(Unstable Angina; Stable Angina; Angina Pectoris; Cardiac Angina; Variant Angina)
Angina is pain or discomfort in the chest. It often has a squeezing or pressure-like feel. This discomfort can also be felt in the shoulders, arms, neck, jaws, or back. Anginal pain usually lasts for no more than 2-10 minutes.
Types of angina include:
- Stable angina —Has a predictable pattern. You generally know what brings it on and what relieves it. You may also know what the intensity will be.
- Unstable angina
—Is more unpredictable and/or severe. Chest pain may occur while resting or sleeping. The discomfort may last longer and be more intense than that of stable angina.
- Unstable angina may be a sign that you are about to have a heart attack. Call for emergency medical services right away.
- Variant or Prinzmetal's angina —Caused by temporary spasm of coronary arteries. Occurs when you are at rest, most often in the middle of the night. It can be quite severe.
Women are more likely to experience pain outside of these areas.
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Angina is usually a sign of coronary artery disease (CAD). It occurs when the blood vessels leading to your heart are narrowed or blocked. The blockage decreases the blood and oxygen flow to your heart. When your heart is deprived of oxygen, you will feel chest pain and other symptoms.
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Stable or Unstable Angina
Angina occurs when your heart's need for blood and oxygen is increased by:
- Exercise or exertion
- Cold weather
- A large meal
- Emotional stress
Stable angina becomes unstable when symptoms:
- Occur more often
- Last longer
- Are triggered more easily
CAD is more common in older men.
Other factors that may increase your risk of CAD include:
Symptoms may include:
Pressure or squeezing chest pain
- Chest pain or discomfort is the key symptom of angina
- Some people do not experience the pain as severely
- Elderly people, women, and people with diabetes are more likely to have subtle symptoms and pain outside of the typical areas
- Some people have silent ischemia (lack of blood supply to the heart) and experience no symptoms of chest pain
The likelihood of a heart attack is increased when chest discomfort is severe, lasts more than 15 minutes, and is accompanied by other symptoms, such as:
- Pain in the shoulder(s) or arm(s), or into the jaw(s)
- Shortness of breath
Tests will be done right away to see if you are having an episode of angina or a heart attack. If you have a stable pattern of angina, other tests may be done to determine the extent of your disease. The test results will help to create a treatment plan.
You will be asked about your symptoms and medical history. A physical exam will be done.
Your bodily fluids may be tested. This can be done with blood tests.
Images may be taken of your heart. This can be done with an .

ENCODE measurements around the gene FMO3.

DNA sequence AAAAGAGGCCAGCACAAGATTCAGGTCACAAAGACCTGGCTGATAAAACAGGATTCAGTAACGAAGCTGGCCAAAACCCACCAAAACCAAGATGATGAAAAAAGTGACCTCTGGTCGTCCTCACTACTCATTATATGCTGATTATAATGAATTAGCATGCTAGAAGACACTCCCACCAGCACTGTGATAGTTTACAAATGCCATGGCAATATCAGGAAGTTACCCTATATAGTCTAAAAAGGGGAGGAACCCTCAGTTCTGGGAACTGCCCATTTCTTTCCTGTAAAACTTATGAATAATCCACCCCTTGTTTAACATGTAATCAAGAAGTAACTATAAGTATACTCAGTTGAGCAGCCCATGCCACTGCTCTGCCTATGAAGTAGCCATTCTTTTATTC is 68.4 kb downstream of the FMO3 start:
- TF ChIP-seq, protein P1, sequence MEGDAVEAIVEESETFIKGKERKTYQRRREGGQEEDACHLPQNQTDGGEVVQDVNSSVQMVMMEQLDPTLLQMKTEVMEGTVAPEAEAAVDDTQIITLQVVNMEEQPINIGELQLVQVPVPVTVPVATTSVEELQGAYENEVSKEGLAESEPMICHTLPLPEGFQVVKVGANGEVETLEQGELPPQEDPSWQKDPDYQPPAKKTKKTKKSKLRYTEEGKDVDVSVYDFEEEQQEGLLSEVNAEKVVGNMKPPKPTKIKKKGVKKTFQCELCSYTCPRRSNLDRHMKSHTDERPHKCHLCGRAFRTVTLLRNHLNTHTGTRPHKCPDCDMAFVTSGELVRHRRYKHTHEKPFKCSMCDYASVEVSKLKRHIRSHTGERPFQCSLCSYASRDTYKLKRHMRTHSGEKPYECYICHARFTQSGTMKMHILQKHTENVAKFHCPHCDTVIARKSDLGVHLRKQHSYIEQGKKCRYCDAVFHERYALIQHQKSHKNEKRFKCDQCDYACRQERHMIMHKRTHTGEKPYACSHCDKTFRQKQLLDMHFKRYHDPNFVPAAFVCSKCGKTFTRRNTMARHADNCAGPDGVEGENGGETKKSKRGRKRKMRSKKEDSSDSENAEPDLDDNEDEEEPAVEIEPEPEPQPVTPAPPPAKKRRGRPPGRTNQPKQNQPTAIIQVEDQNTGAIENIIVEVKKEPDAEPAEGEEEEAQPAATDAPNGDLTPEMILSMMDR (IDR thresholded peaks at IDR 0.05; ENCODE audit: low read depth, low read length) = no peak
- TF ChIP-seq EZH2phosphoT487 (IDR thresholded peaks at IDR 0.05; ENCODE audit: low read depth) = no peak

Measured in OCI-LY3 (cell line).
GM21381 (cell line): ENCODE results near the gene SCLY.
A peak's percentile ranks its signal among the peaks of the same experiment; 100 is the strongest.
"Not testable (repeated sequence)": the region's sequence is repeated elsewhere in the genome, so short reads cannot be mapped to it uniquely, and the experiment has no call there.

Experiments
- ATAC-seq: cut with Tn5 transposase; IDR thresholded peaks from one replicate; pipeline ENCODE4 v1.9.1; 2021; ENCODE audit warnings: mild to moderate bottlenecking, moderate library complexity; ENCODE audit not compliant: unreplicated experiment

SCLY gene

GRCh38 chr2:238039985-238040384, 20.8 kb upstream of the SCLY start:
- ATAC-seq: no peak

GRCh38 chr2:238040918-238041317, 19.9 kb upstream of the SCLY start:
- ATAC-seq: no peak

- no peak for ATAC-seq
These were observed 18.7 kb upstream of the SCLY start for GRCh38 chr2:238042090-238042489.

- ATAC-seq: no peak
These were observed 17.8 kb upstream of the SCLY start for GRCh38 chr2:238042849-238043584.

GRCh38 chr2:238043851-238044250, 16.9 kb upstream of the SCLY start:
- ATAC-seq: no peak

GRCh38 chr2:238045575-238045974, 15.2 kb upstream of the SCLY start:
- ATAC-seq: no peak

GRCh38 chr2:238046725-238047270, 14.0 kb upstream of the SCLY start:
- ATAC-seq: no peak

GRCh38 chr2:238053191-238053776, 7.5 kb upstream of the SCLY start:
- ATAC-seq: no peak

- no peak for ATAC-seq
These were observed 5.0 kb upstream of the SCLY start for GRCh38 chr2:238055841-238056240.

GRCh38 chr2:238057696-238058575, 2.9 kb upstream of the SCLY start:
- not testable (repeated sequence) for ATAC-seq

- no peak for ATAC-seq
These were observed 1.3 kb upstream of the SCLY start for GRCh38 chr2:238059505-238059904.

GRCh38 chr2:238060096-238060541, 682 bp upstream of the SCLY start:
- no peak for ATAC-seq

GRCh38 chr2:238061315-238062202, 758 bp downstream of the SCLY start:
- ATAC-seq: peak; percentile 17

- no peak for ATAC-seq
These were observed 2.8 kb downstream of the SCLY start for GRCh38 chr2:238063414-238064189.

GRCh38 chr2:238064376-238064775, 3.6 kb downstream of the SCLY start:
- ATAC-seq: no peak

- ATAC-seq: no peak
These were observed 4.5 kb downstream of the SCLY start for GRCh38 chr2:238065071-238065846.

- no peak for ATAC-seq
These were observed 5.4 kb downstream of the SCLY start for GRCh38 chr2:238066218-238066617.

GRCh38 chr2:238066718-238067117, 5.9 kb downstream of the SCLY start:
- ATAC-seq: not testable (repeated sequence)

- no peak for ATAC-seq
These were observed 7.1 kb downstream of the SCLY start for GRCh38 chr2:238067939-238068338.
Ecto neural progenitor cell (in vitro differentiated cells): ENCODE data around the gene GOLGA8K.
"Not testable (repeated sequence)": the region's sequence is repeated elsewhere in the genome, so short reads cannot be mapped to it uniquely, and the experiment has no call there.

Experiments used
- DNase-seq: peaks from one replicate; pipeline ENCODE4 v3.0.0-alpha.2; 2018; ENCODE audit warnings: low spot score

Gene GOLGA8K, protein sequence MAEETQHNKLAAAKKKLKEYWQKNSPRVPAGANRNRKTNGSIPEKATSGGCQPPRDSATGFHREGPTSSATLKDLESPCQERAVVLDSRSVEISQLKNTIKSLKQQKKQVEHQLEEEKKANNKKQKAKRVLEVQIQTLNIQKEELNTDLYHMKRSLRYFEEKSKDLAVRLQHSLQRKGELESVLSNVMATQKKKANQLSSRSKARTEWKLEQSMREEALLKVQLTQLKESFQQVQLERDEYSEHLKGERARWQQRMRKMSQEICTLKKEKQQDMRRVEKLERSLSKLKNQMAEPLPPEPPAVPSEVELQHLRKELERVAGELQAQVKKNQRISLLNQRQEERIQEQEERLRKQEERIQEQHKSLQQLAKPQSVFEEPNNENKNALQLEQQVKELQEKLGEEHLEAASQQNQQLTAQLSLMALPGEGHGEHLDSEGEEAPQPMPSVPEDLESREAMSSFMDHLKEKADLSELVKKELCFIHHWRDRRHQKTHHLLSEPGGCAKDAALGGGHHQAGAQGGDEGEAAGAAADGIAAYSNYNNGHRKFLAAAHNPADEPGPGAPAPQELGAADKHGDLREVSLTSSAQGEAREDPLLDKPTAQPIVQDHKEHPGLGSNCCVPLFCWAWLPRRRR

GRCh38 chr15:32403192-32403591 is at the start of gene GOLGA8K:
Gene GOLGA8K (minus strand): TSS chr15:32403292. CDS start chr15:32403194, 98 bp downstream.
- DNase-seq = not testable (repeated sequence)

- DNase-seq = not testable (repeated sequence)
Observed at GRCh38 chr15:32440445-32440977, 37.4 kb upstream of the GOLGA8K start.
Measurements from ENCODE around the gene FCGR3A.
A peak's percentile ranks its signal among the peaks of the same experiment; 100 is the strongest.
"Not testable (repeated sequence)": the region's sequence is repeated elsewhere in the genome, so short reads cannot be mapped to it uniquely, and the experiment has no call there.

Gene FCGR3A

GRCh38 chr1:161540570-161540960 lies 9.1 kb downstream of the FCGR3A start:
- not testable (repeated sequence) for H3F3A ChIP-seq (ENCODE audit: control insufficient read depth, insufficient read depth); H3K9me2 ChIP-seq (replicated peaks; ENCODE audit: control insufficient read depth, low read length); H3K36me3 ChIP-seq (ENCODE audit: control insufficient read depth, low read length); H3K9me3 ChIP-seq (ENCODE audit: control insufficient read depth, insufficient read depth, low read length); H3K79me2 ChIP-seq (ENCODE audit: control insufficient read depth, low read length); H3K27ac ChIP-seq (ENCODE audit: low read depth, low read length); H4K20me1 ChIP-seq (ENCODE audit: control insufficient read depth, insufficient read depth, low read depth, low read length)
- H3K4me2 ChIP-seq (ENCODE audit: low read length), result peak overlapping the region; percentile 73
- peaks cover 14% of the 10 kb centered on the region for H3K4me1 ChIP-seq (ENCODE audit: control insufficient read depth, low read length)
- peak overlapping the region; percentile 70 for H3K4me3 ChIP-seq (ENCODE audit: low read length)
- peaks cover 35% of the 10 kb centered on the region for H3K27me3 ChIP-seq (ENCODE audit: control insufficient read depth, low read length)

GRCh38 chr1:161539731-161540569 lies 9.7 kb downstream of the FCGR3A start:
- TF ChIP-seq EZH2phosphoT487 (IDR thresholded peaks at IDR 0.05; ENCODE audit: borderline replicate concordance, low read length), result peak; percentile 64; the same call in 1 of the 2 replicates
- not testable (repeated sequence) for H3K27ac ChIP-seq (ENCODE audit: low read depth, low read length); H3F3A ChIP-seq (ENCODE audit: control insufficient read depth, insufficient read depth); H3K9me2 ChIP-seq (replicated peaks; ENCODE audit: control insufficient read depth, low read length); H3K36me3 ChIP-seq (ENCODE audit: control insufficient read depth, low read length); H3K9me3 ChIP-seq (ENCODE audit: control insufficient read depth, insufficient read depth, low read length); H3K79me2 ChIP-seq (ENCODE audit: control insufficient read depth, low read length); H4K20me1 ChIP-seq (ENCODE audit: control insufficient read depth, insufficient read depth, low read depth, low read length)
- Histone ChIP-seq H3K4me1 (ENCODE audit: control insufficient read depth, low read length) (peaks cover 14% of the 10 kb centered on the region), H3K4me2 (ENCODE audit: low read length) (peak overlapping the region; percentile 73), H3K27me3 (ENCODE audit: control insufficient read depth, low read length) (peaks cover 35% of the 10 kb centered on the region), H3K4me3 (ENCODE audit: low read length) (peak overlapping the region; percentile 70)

- Nuclear scanning
Electron-beam CT scan
(coronary calcium scan, heart scan, CT
- American Heart Association (AHA) guidelines state that heart scans are not for everyone and are most likely to benefit patients at intermediate risk of CAD.
- Coronary angiography
Your heart activity may be tested. This can be done with:
Treatments for angina include:
Nitroglycerin—Usually given during an attack of angina as a tablet that dissolves under the tongue or as a spray.
- Longer-lasting types may be used to prevent angina before an activity—May be given as pills, or applied as patches or ointments.
Blood thinners—A small, daily dose of
has been shown to decrease the risk of heart attack.
- Talk to your doctor before taking aspirin daily.
- Some may benefit from the addition of blood thinners. There is an increased risk of bleeding with certain medications.
- Beta-blockers and calcium-channel blockers—May reduce the occurrence of angina.
- Cholesterol-lowering medications—May prevent the progression of CAD; may even improve existing CAD.
- Angiotensin-converting enzyme (ACE) inhibitors and angiotensin receptor blockers (ARBs)—Lower blood pressure and decrease the workload on your heart.
- Ranolazine—To treat chronic angina.
If you already have angina, you can prevent an onset by being aware of what starts it.
If you don't have angina, preventing the development of CAD may reduce your chance of getting the condition.
Steps to prevent CAD include managing risk factors:
- Maintain a healthy weight.
- Begin a safe exercise program with the advice of your doctor.
- Stop smoking.
- Eat a healthy diet. It should be low in saturated fat. It should also be rich in whole grains, fruits, and vegetables.
- Manage high blood pressure and/or diabetes.
- Manage abnormal cholesterol levels or high triglycerides.
Family Doctor—American Academy of Family Physicians
National Heart, Lung, and Blood Institute
Canadian Cardiovascular Society
College of Family Physicians of Canada
Explore angina. National Heart, Lung, and Blood Institute website. Available at: https://www.nhlbi.nih.gov/health/health-topics/topics/angina. Updated June 1, 2011. Accessed August 19, 2014.
Management of angina. DynaMed Plus website. Available at: http://www.dynamed.com/topics/dmp~AN~T114265/Management-of-angina. Updated April 10, 2017. Accessed September 13, 2017.
Reenan J. Clinical Pearl: Indications for bypass surgery. Virtual Mentor. February 2004;6:2. Available at: http://virtualmentor.ama-assn.org/2004/02/cprl1-0402.html. Accessed August 19, 2014.
7/14/2006 DynaMed Plus Systematic Literature Surveillance. Available at:http://www.dynamed.com/topics/dmp~AN~T114649/Antiplatelet-and-anticoagulant-drugs-for-coronary-artery-disease: Andreotti F, Testa L, Biond-Zoccai GG, Crea F. Aspirin plus warfarin compared to aspirin alone after acute coronary syndromes: an updated and comprehensive meta-analysis of 25,307 patients. Eur Heart J. 2006;27(5):519-526.
Last reviewed September 2018 by EBSCO Medical Review Board Michael J. Fucci, DO, FACC Last Updated: 8/19/2014